"Bereavement is a deep wound with no visible scar"

We were delighted to welcome our regular blogger, Richard Littledale, as keynote speaker at the Sue Ryder annual lecture last week. The event was hosted by Rachel Reeves MP at the House of Commons and discussed the topic of bereavement.

Photo of Richard Littledale at Sue Ryder's annual lecture 2019

During the lecture, Richard described his experiences of grief following the death of his wife, Fiona, in 2017.

He also explained how Sue Ryder's new report, 'A Better Grief', is helping to highlight some of the issues associated with bereavement that need addressing. Here is an extract of Richard's speech from the event.

On November 7th 2017, my wife, Fiona, died at home whilst under the care of our wonderful Sue Ryder team. The meticulous expertise and deep compassion which they brought into our home are things I shall never forget.

The debt I owe to them is both indescribable and unpayable – and if these words make some small scratch on its surface, I shall be pleased.

‘Postcards from the Land of Grief’

Let me make a confession - I hate writing postcards. As a child, whenever we would travel on holiday, the responsibility for doing so would be divided up between my brother and I. One would write to Granny, one to Auntie and so on. I hated it.

I would write in the biggest possible script so as to minimise the number of words required – and I am sure they were as boring to read as they were to write.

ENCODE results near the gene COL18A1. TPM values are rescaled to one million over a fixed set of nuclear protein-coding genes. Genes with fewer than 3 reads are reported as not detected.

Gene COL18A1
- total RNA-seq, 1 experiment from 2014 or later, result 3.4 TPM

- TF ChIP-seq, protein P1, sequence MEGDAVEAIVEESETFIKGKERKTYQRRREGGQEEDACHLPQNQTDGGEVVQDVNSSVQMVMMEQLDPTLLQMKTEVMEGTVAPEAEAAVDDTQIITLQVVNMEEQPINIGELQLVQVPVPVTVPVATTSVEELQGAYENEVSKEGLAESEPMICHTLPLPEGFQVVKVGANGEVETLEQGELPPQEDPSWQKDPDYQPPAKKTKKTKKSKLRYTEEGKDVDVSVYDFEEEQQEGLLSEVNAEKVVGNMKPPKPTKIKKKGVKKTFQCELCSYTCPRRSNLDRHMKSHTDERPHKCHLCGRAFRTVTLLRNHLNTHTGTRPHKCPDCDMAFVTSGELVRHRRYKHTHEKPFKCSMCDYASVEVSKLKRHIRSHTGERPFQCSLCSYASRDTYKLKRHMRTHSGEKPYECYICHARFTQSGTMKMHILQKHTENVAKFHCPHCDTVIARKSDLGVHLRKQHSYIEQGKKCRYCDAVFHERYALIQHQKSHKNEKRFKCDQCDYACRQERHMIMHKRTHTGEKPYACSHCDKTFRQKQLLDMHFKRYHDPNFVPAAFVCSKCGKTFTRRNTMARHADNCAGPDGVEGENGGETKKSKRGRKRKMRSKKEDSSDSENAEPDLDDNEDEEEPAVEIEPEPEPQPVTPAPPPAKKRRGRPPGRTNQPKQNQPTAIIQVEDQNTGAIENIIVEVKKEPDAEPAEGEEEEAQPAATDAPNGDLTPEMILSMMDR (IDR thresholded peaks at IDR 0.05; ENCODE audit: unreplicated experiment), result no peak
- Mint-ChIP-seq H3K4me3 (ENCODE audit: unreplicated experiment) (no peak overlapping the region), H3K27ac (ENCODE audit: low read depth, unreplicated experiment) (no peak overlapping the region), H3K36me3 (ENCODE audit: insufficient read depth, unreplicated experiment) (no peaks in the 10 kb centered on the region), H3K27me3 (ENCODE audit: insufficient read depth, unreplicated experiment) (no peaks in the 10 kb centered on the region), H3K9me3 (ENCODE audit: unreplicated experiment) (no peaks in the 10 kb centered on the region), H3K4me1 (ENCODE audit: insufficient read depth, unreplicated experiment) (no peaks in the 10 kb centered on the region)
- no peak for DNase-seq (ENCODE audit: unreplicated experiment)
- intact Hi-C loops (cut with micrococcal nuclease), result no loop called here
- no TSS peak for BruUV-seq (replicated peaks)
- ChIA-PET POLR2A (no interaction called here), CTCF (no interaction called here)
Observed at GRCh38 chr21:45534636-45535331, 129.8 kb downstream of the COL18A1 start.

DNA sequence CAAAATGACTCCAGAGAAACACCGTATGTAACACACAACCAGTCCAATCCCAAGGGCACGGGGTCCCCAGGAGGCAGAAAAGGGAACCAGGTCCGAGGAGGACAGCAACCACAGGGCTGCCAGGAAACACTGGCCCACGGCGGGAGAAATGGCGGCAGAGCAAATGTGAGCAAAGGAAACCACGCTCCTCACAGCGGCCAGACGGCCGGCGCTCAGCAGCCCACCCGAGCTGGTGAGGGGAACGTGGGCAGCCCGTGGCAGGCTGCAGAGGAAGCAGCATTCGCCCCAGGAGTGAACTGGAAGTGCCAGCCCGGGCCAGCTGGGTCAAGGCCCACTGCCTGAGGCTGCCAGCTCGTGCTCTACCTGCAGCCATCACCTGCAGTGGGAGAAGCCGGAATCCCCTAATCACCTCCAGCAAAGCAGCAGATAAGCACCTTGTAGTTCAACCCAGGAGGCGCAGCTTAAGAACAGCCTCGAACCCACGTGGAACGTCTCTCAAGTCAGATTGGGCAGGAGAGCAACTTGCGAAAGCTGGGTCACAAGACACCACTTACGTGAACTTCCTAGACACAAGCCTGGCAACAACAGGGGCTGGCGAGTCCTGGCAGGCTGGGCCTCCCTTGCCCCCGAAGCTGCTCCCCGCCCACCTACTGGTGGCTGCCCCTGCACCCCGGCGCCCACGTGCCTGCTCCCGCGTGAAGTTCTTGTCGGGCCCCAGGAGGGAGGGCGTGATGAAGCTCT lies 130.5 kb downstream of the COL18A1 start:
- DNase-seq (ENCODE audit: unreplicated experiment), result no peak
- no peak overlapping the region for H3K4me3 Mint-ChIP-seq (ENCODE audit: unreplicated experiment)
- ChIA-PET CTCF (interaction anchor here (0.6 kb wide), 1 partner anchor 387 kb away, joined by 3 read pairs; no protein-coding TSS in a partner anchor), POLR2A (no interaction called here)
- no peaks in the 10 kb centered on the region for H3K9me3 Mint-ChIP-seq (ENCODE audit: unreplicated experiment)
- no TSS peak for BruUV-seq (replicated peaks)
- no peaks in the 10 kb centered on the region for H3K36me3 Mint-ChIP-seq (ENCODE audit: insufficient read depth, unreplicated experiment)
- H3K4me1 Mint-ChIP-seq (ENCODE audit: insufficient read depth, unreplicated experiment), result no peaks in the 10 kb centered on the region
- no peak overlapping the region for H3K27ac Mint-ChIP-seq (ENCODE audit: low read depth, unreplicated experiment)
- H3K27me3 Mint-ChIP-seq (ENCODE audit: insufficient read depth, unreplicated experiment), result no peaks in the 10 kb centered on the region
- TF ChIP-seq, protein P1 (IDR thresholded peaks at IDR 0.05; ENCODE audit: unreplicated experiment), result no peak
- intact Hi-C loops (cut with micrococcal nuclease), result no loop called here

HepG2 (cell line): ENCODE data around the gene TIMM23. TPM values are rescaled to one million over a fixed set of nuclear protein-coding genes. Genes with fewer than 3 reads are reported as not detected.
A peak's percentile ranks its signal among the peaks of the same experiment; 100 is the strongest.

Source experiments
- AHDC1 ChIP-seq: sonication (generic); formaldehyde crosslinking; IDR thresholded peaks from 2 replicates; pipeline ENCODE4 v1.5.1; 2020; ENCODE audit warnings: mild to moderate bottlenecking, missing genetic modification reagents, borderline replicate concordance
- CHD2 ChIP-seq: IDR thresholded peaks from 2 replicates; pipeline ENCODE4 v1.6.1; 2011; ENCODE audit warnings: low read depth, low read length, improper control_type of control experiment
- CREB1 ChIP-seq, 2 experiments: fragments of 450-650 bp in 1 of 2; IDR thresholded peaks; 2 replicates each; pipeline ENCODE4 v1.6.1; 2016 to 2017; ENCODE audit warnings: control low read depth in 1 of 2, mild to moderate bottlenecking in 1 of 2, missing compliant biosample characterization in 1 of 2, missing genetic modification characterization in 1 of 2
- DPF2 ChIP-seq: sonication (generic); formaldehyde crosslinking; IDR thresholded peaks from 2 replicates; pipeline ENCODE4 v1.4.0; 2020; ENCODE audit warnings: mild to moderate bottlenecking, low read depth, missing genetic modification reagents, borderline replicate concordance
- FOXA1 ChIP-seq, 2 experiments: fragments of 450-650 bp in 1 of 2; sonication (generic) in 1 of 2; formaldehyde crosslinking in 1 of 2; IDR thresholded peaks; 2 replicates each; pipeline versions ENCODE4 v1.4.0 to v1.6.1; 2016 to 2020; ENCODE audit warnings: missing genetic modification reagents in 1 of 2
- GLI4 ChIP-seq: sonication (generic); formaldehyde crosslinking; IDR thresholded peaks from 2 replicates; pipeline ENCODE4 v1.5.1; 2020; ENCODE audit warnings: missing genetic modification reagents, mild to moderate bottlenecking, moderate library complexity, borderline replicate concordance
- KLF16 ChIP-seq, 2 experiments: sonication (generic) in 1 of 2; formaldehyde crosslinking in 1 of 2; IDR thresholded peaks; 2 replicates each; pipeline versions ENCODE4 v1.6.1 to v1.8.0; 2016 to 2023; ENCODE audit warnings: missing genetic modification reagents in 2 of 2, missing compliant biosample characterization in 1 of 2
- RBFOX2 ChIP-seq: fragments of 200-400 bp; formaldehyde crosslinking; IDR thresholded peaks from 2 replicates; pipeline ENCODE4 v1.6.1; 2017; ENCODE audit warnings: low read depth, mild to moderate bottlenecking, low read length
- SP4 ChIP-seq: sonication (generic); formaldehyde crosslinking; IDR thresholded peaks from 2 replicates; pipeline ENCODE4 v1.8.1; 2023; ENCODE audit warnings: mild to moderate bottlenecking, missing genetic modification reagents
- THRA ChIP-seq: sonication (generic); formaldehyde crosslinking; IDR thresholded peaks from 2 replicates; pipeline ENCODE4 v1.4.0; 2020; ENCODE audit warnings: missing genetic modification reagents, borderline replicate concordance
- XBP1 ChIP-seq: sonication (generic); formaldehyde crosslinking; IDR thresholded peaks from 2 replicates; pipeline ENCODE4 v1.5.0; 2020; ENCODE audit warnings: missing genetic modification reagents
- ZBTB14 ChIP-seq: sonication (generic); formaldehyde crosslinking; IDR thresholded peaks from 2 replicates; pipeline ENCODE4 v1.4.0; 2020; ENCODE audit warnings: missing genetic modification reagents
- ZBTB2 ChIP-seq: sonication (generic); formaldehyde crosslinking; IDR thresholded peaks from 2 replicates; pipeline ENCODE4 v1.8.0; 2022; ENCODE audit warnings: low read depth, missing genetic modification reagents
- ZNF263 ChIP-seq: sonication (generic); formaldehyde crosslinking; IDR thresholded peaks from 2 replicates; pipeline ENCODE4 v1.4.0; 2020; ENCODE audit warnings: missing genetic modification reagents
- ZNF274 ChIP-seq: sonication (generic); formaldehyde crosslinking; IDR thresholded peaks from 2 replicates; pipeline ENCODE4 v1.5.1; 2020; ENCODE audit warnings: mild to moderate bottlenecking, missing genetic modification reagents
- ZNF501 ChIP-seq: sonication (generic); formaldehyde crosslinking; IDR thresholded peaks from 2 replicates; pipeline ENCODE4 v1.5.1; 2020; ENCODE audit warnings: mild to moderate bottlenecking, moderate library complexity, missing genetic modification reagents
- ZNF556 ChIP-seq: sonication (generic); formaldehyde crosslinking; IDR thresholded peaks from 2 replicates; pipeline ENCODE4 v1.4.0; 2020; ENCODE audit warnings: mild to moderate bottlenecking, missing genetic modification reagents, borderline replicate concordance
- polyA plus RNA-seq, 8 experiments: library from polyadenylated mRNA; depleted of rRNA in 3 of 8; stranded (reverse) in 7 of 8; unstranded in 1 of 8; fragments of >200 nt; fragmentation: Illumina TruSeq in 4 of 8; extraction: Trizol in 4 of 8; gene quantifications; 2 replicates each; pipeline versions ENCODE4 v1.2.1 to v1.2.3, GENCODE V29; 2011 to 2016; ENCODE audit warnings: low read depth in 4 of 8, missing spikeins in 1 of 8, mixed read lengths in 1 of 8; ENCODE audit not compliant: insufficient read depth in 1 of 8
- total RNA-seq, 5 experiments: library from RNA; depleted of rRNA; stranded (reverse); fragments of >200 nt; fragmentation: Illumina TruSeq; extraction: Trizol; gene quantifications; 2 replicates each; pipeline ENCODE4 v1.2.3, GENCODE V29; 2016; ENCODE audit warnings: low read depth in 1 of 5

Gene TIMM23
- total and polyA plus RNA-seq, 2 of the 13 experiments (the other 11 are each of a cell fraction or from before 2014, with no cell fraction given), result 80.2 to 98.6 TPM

Years later, travelling with children of my own – the same rules applied. Fiona and I would parcel out between us who was writing to whom. Out would come the big handwriting, and my reluctant words would fill up the page and disappear into the post box.

So why, seven days after Fiona’s death, did I find myself coming home from a walk across the crunching, frosted grass of the cemetery, to write a postcard? 

It was because I felt as if I were abroad. Everything looked the same, the landmarks were still in the same places, the cars still drove on the left – and yet somehow, I had been transposed into an alien place.

A shift had gone on so that the familiar became unfamiliar, the reassuring became disturbing and I didn’t belong. Like a stranger living abroad, I found that my calendar seemed to have different dates to those marked on other people’s. My milestones were not theirs.  Like a newbie on foreign soil speaking a foreign language all day – I was exhausted by teatime… or often by lunchtime. 

And so, I began to chart the experience through a series of some 30 ‘Postcards from the Land of Grief’. Initially they were published on my blog, and received lots of interest. Later they were featured on BBC Radio 4’s “Sunday worship” – provoking one of the biggest audience responses that programme has ever seen. 

A little later this year they will appear in a book, and there is every indication that there is a good appetite to read them. 

51% of people are afraid to say the wrong thing

Other people live in this foreign land of grief too, it would seem. Their friends and family see them there, separated by an invisible border and oh so far away.

They want to help, but as the report, ‘A Better Grief’, has told us – 51% of people are afraid of saying the wrong thing to a bereaved person.